Updated 11:29 AM EDT, Tue, Jun 16, 2020

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Will the IMF Grant the Renminbi Special Drawing Rights Status?

Yuan, IMF, SDR,

(Photo : Reuters/Stringer/Files) Major members of the European Union such as the United Kingdom and Germany are amenable to adding the Yuan to the IMF's basket this year.

Since the beginning of the month, a team of experts from the International Monetary Fund (IMF) have been in China to assess whether the yuan should finally be added to the organization's basket of currencies with Special Drawing Rights (SDR). While the government and central bank officials have expressed optimism about the prospects of the renminbi's inclusion, the questions remains about whether the currency will meet the IMF's requirements to be included in its SDR basket this time around.

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China's economy has grown rapidly over the past few decades to compete with the US economy. Many experts have noted that the sheer importance of China's economy to the global market today warrants the inclusion of the yuan into the basket of currencies with SDR.

The IMF developed the SDR in 1969 as an international reserve asset that members of the organization can claim in times of need. Currently, there are only four currencies in the SDR basket - the US dollar, the euro, the British pound and the Japanese yen. 

The IMF reviews the composition of the SDR basket every five years to ensure it reflects the global economy. As the world's second largest and fastest-growing major economy, many experts say the Chinese yuan should be in the IMF's basket of currencies with SDR. 

The IMF has two basic requirements for assessing whether a currency should be added to its SDR basket; the country's should exports rank among the top four in the world and the currency must be 'freely usable.' 
When China sought to get the yuan added to the SDR basket in 2010, the country met the first requirement but failed to satisfy the latter. Now, as the yuan is being reviewed for the second time, the question lingers about whether the yuan is more internationally accessible today.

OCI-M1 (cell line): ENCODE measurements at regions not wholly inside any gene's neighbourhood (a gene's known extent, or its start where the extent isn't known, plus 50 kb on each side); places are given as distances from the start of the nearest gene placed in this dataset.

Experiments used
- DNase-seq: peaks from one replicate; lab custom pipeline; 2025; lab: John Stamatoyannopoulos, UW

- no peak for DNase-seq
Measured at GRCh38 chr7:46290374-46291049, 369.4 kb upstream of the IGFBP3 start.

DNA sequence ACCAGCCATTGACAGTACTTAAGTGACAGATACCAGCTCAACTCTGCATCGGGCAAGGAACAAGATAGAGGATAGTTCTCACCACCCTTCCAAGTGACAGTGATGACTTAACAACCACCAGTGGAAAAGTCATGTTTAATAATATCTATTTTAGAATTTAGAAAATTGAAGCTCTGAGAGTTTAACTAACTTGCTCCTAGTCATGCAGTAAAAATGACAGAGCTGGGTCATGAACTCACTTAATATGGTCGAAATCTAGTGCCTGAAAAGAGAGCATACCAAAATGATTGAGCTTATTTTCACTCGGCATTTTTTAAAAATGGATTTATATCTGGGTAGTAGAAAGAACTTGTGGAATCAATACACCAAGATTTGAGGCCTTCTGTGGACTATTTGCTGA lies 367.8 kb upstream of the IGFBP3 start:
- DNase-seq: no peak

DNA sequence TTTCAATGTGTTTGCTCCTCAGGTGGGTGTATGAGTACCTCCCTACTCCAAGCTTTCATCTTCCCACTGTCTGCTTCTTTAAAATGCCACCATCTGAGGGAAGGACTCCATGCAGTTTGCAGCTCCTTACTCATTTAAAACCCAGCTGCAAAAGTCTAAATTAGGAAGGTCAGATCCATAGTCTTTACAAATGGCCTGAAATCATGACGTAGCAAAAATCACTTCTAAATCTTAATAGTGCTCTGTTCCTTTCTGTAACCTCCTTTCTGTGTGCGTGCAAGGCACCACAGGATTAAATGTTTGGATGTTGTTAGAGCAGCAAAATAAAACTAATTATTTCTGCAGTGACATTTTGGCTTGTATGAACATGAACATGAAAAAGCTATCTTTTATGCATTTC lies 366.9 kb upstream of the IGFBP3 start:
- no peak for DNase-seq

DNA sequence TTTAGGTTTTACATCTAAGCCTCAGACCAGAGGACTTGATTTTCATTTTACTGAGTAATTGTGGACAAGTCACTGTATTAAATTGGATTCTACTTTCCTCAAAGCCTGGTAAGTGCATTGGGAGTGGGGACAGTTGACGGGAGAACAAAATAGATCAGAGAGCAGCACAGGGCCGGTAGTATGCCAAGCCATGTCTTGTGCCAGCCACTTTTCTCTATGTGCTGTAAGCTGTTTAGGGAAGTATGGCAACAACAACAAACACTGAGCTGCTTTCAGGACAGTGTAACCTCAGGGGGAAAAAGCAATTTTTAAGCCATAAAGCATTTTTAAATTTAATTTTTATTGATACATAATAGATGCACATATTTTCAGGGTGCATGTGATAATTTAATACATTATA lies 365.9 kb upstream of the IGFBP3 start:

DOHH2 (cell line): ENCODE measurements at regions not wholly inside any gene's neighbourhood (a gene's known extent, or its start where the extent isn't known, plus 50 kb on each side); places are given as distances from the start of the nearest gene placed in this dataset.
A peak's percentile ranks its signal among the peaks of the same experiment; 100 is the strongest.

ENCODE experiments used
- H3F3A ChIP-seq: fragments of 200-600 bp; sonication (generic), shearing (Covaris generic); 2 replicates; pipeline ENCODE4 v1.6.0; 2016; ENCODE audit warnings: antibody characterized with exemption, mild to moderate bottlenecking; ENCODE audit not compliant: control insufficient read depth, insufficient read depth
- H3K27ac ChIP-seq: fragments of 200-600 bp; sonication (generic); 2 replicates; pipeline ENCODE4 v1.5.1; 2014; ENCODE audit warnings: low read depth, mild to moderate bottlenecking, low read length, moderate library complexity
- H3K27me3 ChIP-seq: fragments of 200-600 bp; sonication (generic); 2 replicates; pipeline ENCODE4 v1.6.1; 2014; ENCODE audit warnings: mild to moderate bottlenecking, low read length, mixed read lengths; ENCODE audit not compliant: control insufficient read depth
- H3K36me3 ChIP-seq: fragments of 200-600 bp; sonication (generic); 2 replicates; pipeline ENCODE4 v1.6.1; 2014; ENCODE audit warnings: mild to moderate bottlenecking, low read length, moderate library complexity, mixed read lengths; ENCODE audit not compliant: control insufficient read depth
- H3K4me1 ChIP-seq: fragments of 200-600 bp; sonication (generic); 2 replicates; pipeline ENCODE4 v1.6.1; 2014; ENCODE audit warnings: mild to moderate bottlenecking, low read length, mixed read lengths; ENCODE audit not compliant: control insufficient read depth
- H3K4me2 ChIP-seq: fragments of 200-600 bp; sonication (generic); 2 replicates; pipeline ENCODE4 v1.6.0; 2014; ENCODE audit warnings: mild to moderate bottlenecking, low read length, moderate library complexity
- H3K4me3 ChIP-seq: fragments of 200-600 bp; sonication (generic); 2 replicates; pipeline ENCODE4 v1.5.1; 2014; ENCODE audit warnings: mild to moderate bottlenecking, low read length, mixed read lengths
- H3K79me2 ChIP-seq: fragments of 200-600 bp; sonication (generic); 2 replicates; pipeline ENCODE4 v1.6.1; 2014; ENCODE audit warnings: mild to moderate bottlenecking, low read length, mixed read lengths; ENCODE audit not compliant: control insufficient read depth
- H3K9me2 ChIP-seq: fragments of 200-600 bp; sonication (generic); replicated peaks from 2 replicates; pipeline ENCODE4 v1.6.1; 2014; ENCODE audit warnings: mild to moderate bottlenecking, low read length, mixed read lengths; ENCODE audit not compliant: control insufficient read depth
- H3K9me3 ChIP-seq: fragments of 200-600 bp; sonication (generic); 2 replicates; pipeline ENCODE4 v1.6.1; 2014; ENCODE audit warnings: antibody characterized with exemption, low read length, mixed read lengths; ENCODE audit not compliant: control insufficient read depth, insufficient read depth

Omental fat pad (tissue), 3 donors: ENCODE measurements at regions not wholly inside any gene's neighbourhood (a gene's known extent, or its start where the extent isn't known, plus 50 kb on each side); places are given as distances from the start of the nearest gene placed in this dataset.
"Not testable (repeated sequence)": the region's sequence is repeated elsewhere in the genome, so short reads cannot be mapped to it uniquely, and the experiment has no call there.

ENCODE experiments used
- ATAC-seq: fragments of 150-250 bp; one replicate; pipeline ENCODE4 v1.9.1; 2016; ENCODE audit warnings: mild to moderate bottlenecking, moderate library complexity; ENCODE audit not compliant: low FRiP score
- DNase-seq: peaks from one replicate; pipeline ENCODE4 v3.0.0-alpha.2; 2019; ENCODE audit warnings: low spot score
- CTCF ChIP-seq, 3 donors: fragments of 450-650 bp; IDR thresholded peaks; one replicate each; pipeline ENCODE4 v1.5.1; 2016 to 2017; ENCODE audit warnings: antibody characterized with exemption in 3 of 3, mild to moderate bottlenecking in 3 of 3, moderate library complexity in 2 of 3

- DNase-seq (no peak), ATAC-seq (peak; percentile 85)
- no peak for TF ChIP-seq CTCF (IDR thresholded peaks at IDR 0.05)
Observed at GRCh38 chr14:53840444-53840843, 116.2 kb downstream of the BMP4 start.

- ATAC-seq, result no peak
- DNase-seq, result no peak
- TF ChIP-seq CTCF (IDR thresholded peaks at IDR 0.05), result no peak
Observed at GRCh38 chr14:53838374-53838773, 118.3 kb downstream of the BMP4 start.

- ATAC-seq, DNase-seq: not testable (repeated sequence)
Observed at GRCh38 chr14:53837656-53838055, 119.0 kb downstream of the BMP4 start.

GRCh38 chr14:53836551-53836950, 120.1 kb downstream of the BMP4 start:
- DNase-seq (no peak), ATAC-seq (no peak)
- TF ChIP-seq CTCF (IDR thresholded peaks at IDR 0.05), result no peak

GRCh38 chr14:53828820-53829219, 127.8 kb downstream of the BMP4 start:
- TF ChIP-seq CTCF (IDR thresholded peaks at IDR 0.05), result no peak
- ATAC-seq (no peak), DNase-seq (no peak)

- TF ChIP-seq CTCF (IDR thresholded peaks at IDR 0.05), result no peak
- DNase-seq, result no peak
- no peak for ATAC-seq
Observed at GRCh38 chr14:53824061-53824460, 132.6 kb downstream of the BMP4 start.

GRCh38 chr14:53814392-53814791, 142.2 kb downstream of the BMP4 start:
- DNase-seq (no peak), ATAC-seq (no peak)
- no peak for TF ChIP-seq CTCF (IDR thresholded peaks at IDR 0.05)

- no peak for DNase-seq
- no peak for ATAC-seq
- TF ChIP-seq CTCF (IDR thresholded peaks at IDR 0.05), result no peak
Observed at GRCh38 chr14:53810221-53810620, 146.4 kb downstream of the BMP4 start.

Recently, the People's Bank of China revealed that foreign central banks had up to 667 billion yuan ($107 billion) at the end of April. In a bid to meet the IMF's requirements, China's central bank has also vowed to open the doors for foreign investment into the country and also permit foreign investors to sell yuan-dominated debt in the country, according to the Wall Street Journal. Authorities have also vowed to ease the limitations on local companies from investing overseas. 

Experts have forecasted outbound investment from China to soon exceed capital inflow into the country. Reports indicate that in the first nine months of 2014, outbound investment from the country increased by up to 21.6%, compared to the same period in 2013. Chinese authorities, who are working with the IMF to assess the yuan's preparedness to be included in the SDR basket, have noted that the government is committed to instituting reforms to accelerate the accessibility of the yuan in international markets.

The inclusion of the yuan into the SDR basket is not only going to make it easier for Chinese investors to do business abroad and vice versa, it will also encourage more nations to include the yuan in their foreign reserve.

Although the IMF will formally announce the result of their review later in the year, Zhu Min, IMF Deputy Managing Director, has revealed that the provisional results of the review will be available by next month, according to

If the IMF decides to add the yuan to its SDR basket, it would cement the place of China's economy in the world today. However, should the organization decide to refuse the yuan for a second time, it would play into the hands of the US and other opponents of the yuan's inclusion in the SDR basket. Many experts agree that it is not a matter of whether it will happen, but when the IMF will agree to include the yuan into its SDR basket.

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